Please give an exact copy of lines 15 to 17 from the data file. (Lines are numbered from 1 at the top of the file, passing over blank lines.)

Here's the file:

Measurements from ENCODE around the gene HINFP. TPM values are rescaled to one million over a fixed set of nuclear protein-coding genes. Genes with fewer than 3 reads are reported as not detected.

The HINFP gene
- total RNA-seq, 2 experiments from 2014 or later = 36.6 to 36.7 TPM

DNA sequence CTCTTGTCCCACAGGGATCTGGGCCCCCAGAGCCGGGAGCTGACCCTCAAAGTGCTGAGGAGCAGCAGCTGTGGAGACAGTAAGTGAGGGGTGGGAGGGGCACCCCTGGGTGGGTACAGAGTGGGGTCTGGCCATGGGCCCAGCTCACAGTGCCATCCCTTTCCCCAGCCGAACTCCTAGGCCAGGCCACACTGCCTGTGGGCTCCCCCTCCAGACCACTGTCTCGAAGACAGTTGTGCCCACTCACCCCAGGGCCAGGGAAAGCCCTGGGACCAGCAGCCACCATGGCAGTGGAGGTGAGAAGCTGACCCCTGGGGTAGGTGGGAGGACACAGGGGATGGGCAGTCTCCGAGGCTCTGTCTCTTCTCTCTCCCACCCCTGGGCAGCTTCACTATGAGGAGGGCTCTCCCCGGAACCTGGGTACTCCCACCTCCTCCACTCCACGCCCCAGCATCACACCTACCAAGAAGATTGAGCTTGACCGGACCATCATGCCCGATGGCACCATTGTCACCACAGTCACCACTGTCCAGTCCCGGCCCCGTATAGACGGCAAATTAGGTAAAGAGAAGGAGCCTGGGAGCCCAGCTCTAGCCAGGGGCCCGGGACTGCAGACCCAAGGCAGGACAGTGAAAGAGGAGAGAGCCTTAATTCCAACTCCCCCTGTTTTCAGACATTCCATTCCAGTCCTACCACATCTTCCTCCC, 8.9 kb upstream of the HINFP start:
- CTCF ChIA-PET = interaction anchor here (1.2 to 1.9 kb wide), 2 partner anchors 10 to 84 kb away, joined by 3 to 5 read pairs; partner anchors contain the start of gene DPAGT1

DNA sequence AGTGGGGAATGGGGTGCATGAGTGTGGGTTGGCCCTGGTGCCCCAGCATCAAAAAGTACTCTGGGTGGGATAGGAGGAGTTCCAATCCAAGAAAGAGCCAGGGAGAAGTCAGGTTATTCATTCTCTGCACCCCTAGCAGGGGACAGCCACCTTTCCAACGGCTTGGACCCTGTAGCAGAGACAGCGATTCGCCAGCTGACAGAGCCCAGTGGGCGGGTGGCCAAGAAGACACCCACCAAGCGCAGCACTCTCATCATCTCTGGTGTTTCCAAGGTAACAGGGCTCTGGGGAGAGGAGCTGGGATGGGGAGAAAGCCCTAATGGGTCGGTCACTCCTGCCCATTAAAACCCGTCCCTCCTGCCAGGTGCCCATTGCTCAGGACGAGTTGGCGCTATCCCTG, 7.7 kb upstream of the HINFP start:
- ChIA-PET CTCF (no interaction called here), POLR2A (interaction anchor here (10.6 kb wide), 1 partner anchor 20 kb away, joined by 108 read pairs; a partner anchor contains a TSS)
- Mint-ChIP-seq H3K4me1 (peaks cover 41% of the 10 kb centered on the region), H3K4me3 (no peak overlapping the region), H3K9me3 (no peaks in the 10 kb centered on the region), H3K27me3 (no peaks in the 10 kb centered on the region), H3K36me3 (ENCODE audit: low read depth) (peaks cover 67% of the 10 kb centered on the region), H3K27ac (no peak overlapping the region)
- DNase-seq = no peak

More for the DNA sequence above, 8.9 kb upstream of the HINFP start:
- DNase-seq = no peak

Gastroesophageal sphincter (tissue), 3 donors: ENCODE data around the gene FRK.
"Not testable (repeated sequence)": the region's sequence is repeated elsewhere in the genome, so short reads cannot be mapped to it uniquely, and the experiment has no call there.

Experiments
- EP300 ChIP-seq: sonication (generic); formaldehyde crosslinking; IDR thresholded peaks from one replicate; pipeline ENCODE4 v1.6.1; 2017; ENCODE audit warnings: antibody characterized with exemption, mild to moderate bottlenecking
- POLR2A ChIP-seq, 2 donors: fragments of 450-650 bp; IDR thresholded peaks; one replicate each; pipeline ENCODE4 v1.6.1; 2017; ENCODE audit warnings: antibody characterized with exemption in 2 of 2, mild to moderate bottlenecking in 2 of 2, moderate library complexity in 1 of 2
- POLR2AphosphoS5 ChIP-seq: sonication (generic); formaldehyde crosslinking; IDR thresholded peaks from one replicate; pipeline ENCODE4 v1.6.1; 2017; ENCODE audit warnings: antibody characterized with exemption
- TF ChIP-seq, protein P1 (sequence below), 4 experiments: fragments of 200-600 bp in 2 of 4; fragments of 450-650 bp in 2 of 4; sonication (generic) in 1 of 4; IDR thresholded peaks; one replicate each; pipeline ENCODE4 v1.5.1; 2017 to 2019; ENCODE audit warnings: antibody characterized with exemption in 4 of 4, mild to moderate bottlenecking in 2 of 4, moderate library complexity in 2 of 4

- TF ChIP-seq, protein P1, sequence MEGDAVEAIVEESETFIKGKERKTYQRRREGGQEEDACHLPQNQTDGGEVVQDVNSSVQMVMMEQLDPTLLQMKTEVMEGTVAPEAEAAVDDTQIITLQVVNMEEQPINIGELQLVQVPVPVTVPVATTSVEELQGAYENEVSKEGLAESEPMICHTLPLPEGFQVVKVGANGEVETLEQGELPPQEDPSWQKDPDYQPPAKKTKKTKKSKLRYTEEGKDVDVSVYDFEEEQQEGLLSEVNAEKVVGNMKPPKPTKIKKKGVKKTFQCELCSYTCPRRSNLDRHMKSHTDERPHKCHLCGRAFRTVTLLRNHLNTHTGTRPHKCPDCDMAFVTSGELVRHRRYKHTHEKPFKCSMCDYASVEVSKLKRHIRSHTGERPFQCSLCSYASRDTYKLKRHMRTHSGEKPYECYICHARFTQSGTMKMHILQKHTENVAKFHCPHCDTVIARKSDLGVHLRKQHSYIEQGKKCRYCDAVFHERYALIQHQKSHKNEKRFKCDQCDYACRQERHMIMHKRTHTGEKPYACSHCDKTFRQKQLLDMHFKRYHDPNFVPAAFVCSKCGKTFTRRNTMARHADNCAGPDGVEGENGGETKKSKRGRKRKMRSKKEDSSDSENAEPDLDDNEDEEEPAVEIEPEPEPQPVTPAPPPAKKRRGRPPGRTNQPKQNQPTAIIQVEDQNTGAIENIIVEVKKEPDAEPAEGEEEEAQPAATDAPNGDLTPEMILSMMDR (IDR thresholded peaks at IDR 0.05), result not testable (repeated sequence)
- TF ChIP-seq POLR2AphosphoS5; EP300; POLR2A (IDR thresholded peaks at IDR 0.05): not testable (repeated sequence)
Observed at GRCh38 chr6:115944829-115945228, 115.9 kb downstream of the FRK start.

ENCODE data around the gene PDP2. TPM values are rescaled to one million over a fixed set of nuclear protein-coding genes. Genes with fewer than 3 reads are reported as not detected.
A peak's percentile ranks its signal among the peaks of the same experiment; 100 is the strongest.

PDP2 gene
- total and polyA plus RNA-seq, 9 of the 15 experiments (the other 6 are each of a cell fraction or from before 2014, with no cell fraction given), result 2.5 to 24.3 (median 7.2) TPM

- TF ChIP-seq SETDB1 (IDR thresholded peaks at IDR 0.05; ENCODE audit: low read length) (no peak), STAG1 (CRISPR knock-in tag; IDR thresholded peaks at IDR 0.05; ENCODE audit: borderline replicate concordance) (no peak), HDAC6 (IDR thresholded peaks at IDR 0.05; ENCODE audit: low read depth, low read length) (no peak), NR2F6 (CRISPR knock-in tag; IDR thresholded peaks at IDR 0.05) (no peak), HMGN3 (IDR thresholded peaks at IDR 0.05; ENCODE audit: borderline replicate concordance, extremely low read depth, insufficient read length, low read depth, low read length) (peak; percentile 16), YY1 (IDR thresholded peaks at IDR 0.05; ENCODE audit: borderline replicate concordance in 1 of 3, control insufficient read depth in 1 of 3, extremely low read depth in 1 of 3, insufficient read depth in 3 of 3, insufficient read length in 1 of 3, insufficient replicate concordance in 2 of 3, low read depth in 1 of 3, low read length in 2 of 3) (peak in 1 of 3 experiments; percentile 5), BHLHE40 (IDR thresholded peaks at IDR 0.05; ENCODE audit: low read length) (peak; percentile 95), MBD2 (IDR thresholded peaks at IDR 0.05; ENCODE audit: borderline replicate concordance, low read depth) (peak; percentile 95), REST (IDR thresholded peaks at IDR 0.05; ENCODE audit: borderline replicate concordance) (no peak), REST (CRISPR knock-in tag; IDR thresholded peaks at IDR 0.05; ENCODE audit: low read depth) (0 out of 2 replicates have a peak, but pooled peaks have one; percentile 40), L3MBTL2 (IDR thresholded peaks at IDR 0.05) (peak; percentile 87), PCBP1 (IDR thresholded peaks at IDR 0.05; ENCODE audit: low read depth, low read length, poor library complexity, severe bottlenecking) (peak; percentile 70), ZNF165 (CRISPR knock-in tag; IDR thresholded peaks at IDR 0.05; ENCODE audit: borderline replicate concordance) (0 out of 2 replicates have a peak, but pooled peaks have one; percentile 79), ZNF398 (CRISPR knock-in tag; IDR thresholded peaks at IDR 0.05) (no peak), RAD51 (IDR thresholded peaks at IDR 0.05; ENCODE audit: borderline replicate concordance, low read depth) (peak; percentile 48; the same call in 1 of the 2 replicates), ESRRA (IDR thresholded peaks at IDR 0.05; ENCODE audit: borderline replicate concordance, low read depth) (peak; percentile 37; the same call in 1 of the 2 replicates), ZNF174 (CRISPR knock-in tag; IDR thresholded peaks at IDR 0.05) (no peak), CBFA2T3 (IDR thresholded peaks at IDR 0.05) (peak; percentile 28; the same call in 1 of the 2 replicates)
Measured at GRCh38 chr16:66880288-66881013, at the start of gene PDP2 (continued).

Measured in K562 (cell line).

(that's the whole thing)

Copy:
- EP300 ChIP-seq: sonication (generic); formaldehyde crosslinking; IDR thresholded peaks from one replicate; pipeline ENCODE4 v1.6.1; 2017; ENCODE audit warnings: antibody characterized with exemption, mild to moderate bottlenecking
- POLR2A ChIP-seq, 2 donors: fragments of 450-650 bp; IDR thresholded peaks; one replicate each; pipeline ENCODE4 v1.6.1; 2017; ENCODE audit warnings: antibody characterized with exemption in 2 of 2, mild to moderate bottlenecking in 2 of 2, moderate library complexity in 1 of 2
- POLR2AphosphoS5 ChIP-seq: sonication (generic); formaldehyde crosslinking; IDR thresholded peaks from one replicate; pipeline ENCODE4 v1.6.1; 2017; ENCODE audit warnings: antibody characterized with exemption